Today is International SUDEP Action Day.

Sudden Unexpected Death in Epilepsy (SUDEP) occurs when a person with epilepsy dies
suddenly and prematurely – and no other cause of death is found.

Each year, more than 1 in 1,000 adults and 1 in 4,500 children with epilepsy die from SUDEP.
It is the ‘cause’ of around half of all epilepsy-related deaths with the remaining 50% related
to drowning, accidents, status epilepticus (a continuous seizure lasting more than 30
minutes), or suicide.

Epilepsy Tasmania ambassador, Shaun Smith, sadly has a personal story of SUDEP:
“(When my wife, Tamieka, was diagnosed with epilepsy) we didn’t consider the potential
for SUDEP. We didn’t really know much about it… but it happened.”

“The loss of my wife, and the mother of our two young daughters, Lily and Harper, was
shocking, devastating, unbelievable, unfair…”

“Our hope, as a family, is that we can inspire optimism and a positive outlook for those
affected by epilepsy by continuing to raise awareness of epilepsy itself and the supports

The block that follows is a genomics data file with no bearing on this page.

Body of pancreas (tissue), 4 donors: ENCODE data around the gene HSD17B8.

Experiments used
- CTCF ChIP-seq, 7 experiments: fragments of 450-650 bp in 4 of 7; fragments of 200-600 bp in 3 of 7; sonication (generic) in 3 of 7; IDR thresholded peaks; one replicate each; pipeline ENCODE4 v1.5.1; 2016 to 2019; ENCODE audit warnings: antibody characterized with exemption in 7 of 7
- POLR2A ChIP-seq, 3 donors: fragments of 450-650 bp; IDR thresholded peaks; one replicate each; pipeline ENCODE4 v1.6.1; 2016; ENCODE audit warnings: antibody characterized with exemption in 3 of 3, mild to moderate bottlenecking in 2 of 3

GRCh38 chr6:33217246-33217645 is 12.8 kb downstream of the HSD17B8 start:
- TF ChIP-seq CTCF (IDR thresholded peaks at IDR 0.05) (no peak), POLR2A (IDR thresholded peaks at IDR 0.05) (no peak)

available to the broader Tasmanian community.”

People with poorly controlled seizures are at a greater risk of dying from SUDEP, but we
don’t yet know what causes it. SUDEP occurs most often at night or during sleep when the
death is not witnessed, leaving many questions unanswered. Current research into the
possible causes of SUDEP focuses on problems with breathing, heart rhythm and brain
function that occur with a seizure. More funded research is needed.

Epilepsy Tasmania CEO, Wendy Groot, said “While there is much we don’t know about
SUDEP, there are things that can be done to reduce the risks for people with epilepsy.”
“The most important known way to lessen the risk of SUDEP is for people with epilepsy to try
to ensure they have as few seizures as possible (particularly Generalised Tonic Clonic

“This can include taking prescribed seizure medications consistently, identifying and
avoiding seizure triggers, keeping regular appointments with your doctors and considering
other epilepsy treatments, such as surgery, when medications are not working to control
seizures,” said Ms Groot.